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Title:Bioavailability of metolachlor and glyphosate in aerobic and anaerobic soils
Author(s):Kanissery, Ramdas
Director of Research:Sims, Gerald K.
Doctoral Committee Chair(s):Kent, Angela D.
Doctoral Committee Member(s):Sims, Gerald K.; Metcalf, William W.; Yannarell, Anthony C.
Department / Program:Natural Res & Env Sci
Discipline:Natural Res & Env Sciences
Degree Granting Institution:University of Illinois at Urbana-Champaign
Aerobic Soil
Anaerobic Soil
Stable Isotope Probing
Abstract:Metolachlor and glyphosate are two extensively used herbicides in the USA and throughout the globe. Despite the prevalence of anaerobic wet situations in the soil, the predictive capability for the environmental fate and bioavailability of these herbicides is based primarily on well-drained soil conditions. Anoxic events and flooding ubiquitous to agroecosystems may pose a threat for persistence and transport or conversely may facilitate herbicide degradation. This study was undertaken to explore the knowledge gap in the microbial bioavailability and degradation of metolachlor and glyphosate in aerobic and anaerobic soil conditions. Metolachlor retention pattern in the soils were significantly influenced by anaerobic conditions. Anaerobic soil incubations induced better degradation and mineralization of metolachlor in the range of soils evaluated, despite the differences in soil properties. The findings also confirmed the activity of microorganisms in the degradation and mineralization of metolachlor in the soils in spite differences in their soil properties and redox conditions. The anaerobic degradation and mineralization of metolachlor coincided with the iron (Fe) reducing conditions in soil namely Fe2+ formation and suggested a probable role of Fe in the microbial fate of metolachlor under such soil environmental conditions. Stable isotope probing (SIP) facilitated the identification of microorganisms responsible for the mineralization of metolachlor in aerobic and anaerobic soils. The 16S rRNA gene sequences of clones implied the role of organisms closely related to Bacillus spp. in aerobic and Acidobacteria in anaerobic mineralization of metolachlor in soils. Glyphosate also was influenced by soil redox conditions for bioavailability and mobility in soils. Contrary to metolachlor, the degradation and mineralization of glyphosate exhibited a slower kinetics in anaerobic soils compared to corresponding aerobic soils in all the soil types investigated. Glyphosate degradation was also deduced as a purely microbiological process as almost no degradation or mineralization occurred in sterile control soils. The addition of phosphate suppressed the adsorption of glyphosate in both aerobic and anaerobic soils and confirmed the widespread competition between glyphosate and phosphate for adsorption sites in soils. In summary, the results from this dissertation research clearly highlight the significance of aerobic versus anaerobic soil conditions as an important factor affecting the bioavailability of metolachlor and glyphosate in soils. The information generated from the current study could be applied towards efficacious use of metolachlor and glyphosate in soils and also for framing a viable strategy for the efficient clean-up of soils contaminated by these herbicides.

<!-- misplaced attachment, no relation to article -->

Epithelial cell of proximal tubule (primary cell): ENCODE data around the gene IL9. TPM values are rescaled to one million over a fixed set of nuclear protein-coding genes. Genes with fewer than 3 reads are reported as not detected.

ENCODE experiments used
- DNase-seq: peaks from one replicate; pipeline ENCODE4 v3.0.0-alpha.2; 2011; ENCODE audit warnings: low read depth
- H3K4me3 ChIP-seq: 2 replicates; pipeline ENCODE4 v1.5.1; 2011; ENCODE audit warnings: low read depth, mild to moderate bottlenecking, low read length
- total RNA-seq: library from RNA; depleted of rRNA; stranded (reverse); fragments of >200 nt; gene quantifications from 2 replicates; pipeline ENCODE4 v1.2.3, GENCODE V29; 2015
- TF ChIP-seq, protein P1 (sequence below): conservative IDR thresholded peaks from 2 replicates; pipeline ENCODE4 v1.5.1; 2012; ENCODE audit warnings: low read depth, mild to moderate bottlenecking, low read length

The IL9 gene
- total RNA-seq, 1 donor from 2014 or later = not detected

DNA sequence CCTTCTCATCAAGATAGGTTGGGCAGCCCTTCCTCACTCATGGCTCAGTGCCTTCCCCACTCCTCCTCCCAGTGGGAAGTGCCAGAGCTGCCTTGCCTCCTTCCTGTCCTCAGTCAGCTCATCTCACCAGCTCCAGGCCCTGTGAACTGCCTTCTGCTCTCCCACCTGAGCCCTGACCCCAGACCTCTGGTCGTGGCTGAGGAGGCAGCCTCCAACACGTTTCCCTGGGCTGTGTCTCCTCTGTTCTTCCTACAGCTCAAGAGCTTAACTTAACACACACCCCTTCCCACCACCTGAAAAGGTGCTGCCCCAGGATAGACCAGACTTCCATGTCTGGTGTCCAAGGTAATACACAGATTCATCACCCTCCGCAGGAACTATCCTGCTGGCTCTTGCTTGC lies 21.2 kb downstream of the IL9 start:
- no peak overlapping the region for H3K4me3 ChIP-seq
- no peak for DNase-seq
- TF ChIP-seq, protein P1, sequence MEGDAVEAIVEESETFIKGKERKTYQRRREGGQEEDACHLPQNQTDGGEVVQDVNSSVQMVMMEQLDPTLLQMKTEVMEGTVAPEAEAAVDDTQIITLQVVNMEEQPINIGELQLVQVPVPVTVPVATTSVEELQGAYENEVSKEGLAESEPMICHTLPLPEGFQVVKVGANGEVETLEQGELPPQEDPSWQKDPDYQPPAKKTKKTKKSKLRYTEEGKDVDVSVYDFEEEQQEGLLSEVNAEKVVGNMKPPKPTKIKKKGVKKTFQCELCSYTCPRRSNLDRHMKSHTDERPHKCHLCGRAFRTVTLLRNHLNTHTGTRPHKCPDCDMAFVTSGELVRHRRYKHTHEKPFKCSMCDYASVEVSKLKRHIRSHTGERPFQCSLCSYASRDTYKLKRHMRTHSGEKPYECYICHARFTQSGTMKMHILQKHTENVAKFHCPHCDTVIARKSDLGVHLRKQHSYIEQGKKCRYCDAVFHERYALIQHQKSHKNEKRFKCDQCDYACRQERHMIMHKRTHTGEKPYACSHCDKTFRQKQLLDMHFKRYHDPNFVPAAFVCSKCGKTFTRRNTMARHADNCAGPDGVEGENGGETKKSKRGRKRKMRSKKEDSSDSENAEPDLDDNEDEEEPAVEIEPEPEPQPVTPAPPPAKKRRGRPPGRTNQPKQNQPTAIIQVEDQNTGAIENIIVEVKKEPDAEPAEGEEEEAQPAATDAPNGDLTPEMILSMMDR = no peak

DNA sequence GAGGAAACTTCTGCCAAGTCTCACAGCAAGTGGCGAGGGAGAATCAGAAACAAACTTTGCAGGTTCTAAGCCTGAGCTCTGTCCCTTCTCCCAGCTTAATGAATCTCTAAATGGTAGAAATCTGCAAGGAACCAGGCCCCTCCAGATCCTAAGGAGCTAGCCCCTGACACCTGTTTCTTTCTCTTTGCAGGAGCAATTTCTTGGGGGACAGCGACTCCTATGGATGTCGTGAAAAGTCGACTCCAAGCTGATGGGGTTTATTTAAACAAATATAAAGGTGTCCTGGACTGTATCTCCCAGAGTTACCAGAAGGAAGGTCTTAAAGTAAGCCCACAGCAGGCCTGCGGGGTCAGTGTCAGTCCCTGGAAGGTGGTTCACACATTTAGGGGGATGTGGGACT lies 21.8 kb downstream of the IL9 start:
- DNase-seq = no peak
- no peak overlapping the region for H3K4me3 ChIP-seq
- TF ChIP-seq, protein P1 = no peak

Issue Date:2014-05-30
Rights Information:Copyright 2014 Ramdas Kanissery
Date Available in IDEALS:2014-05-30
Date Deposited:2014-05

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